When is being anti-Israel evidence of anti-Semitism?

Six years ago, in a debate on Israel, I was surprised to be accused of anti-Semitism. That led to me writing: “When does anti-Zionism become anti-Semitism?” which can be found on my website, www.mohammedamin.com. As several high-profile people have recently been accused of anti-Semitism due to social media or mainstream media comments about Israel, I’ve been thinking about this question once more.

What is anti-Semitism?

There are some relatively well-established definitions. The most recent is the working definition adopted by the International Holocaust Remembrance Alliance (IHRA) on 26 May: “Anti-Semitism is a certain perception of Jews, which may be expressed as hatred toward Jews. Rhetorical and physical manifestations of antiSemitism are directed toward Jewish or non-Jewish individuals and/or their property, toward Jewish institutions and religious facilities.”

The text above is identical to the working definition devised around 2003 by the European Monitoring Centre on Racism and Xenophobia (EUMC).

When you read it closely, the entire definition is contained in the first sentence. A perception is something that happens inside your mind. So, indeed, is hatred. Since we cannot read people’s minds, we can only know that hatred exists within a person’s mind when it is manifested in words and deeds, which is what the second sentence is about.

Accordingly, we are left looking for words (most commonly) or deeds (occasionally), which provide evidence, sometimes overwhelming evidence, that the person hates Jews. If we find such overwhelming evidence, we can find the person guilty of anti-Semitism. We are entitled to disregard the individual’s protestation that they do not hate Jews, unless the individual can offer equally strong evidence in the form of their other words or deeds. Mere assertions of “not being anti-Semitic” will not acquit the individual.

The EUMC definition has always been controversial due to it providing, alongside its definition, a list of potential markers of anti-Semitism, including several anti-Israel behaviours. Some used the EUMC definition as if those possible indicators of anti-Semitism were part of the definition and constituted proof of anti-Semitism, regardless of context. The IHRA appears to have avoided that bear trap.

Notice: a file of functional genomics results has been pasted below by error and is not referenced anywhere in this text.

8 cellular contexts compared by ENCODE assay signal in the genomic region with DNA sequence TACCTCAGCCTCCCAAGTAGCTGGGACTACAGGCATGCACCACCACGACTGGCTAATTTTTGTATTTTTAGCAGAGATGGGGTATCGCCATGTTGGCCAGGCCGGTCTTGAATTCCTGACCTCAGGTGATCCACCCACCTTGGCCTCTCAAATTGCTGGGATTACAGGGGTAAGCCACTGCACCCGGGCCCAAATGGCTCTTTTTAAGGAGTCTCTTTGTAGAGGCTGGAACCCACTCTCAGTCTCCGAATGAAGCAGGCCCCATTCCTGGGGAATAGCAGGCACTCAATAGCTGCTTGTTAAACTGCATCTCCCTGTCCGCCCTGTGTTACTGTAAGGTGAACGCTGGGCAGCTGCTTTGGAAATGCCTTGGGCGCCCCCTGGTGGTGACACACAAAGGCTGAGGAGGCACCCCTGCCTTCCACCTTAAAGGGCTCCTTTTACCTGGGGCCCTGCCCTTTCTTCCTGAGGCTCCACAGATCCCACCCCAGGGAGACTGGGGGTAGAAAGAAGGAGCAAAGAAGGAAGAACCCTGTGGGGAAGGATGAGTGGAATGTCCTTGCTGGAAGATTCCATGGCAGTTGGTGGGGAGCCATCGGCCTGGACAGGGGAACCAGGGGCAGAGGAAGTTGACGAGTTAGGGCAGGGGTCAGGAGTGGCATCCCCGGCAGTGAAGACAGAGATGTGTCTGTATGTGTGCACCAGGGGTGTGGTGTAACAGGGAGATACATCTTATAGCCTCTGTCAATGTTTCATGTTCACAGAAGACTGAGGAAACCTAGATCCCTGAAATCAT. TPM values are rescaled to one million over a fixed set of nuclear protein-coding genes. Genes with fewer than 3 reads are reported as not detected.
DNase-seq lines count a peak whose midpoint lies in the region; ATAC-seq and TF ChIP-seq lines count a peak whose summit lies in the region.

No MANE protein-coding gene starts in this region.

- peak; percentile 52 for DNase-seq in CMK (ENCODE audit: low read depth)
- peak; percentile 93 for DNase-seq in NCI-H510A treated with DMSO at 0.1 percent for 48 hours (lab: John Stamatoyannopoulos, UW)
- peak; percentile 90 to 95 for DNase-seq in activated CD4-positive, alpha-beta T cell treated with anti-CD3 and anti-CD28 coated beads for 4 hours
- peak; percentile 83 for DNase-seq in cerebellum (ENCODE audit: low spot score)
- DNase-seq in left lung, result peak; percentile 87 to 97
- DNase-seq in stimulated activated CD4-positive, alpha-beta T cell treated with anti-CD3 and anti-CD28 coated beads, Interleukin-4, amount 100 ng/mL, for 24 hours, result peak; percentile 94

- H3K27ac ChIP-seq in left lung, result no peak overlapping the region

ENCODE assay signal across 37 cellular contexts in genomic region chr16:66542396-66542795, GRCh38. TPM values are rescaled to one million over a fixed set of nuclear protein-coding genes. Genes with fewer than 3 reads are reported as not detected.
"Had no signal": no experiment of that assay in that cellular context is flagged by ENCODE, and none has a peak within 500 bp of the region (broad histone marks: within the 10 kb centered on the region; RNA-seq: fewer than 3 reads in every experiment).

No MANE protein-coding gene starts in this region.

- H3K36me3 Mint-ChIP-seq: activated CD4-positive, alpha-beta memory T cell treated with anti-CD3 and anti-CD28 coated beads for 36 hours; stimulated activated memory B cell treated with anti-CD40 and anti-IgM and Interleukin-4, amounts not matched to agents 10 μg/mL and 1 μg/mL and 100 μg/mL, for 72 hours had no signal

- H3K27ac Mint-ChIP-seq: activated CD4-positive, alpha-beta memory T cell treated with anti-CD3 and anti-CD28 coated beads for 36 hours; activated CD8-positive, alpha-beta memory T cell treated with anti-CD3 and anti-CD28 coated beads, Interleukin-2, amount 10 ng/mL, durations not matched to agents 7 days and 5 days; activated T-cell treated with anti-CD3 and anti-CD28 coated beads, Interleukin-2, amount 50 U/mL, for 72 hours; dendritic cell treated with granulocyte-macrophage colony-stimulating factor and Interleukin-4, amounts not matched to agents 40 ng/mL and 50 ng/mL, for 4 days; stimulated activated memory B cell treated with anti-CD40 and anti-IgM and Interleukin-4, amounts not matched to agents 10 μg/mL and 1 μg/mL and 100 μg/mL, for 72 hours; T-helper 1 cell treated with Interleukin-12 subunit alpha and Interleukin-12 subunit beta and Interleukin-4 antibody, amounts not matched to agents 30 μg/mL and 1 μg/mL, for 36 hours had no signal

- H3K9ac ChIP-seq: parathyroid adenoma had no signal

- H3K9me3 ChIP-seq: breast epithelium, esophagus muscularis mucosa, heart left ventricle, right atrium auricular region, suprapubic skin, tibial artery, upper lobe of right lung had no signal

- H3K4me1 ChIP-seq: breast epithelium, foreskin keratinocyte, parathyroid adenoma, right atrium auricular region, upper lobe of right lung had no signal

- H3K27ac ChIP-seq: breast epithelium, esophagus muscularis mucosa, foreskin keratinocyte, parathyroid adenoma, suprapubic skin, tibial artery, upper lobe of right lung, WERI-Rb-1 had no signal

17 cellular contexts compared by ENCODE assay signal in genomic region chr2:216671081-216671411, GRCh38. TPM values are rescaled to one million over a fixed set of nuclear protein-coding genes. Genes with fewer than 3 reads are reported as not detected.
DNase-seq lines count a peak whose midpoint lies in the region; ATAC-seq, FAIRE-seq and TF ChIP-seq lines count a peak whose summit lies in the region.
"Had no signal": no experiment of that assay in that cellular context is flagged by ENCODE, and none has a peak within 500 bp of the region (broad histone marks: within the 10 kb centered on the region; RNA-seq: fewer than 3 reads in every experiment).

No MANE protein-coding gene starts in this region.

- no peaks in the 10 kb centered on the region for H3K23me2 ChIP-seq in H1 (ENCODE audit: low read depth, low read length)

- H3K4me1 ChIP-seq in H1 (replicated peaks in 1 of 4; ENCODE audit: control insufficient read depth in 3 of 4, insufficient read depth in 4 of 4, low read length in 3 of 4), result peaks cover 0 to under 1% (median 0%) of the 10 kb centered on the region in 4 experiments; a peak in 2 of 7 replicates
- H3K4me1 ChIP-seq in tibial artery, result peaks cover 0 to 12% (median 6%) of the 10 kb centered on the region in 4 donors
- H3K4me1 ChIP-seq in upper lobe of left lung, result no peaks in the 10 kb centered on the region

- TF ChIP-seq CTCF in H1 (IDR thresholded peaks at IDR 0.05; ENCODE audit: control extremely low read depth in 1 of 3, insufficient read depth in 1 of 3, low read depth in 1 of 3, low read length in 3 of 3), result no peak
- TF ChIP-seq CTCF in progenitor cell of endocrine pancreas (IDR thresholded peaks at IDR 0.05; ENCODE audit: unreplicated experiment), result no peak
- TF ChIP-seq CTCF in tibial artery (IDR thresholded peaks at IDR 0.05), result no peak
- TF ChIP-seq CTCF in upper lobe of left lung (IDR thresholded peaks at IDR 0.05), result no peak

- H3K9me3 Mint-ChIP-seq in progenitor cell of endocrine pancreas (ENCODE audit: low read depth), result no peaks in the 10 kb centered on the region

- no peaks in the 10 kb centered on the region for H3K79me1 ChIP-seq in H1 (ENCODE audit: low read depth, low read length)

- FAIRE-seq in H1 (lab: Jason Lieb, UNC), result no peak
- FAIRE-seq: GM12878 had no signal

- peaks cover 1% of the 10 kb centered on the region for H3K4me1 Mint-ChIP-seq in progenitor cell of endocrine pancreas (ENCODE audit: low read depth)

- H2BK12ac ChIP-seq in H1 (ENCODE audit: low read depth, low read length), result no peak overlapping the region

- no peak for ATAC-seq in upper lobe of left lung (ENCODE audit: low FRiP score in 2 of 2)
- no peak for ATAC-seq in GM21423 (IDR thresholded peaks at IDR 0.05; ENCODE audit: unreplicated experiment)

What is being anti-Israel?

There is an endless list of possibilities. As a mathematics graduate, when faced with a continuous variable, I always find thinking about the most
extreme possibilities a worthwhile aid to analysis.

At its mildest, being anti-Israeli could comprise no more than daring to disagree with any policy of the Israeli government. I do not believe that anyone would attempt to contend that a person falling in this category had provided verbal evidence of their anti-Semitism.

At its most extreme, being anti-Israeli could involve expressing the view that Israel should be militarily crushed with the entire Jewish population being slaughtered. In this case, I would expect all reasonable people to convict the individual of having provided verbal evidence of their anti-Semitism. As one goes from the mild extremity, steadily ratcheting up the level of anti-Israeli views, the greater the likelihood that the individual hates Jews.

However, it is impossible to specify a particular form of anti-Israeli words, whereby all milder versions are not evidence of the individual being
anti-Semitic while all stronger versions are such evidence. The reason is that one is attempting to determine the individual’s mental state (“does this person hate Jews?”) and two people may use the same words while having entirely different mental attitudes towards Jews.

Further, for each individual one has to assess the strength of any evidence for the defence that would rebut an accusation of anti-Semitism.

I’m not anti-Semitic, but…

Recently, after a public meeting, I was approached by someone starting with these words who then gave me a tirade against Israel and against the behaviour of Jews throughout history.

The only conclusion I can draw from the person’s words is that this individual hates Jews. I am also not aware of any evidence in the other direction that would defend against a charge of anti-Semitism.

However, I suspect this person was not consciously lying to me. Rather, they were insufficiently self-aware to realise that what they believed about Jews constituted hatred. Sadly, I doubt that the person is unique in this respect.

About the Author
Mohammed Amin MBE is Co-Chair of the Muslim Jewish Forum of Greater Manchester and Chairman of the Conservative Muslim Forum.
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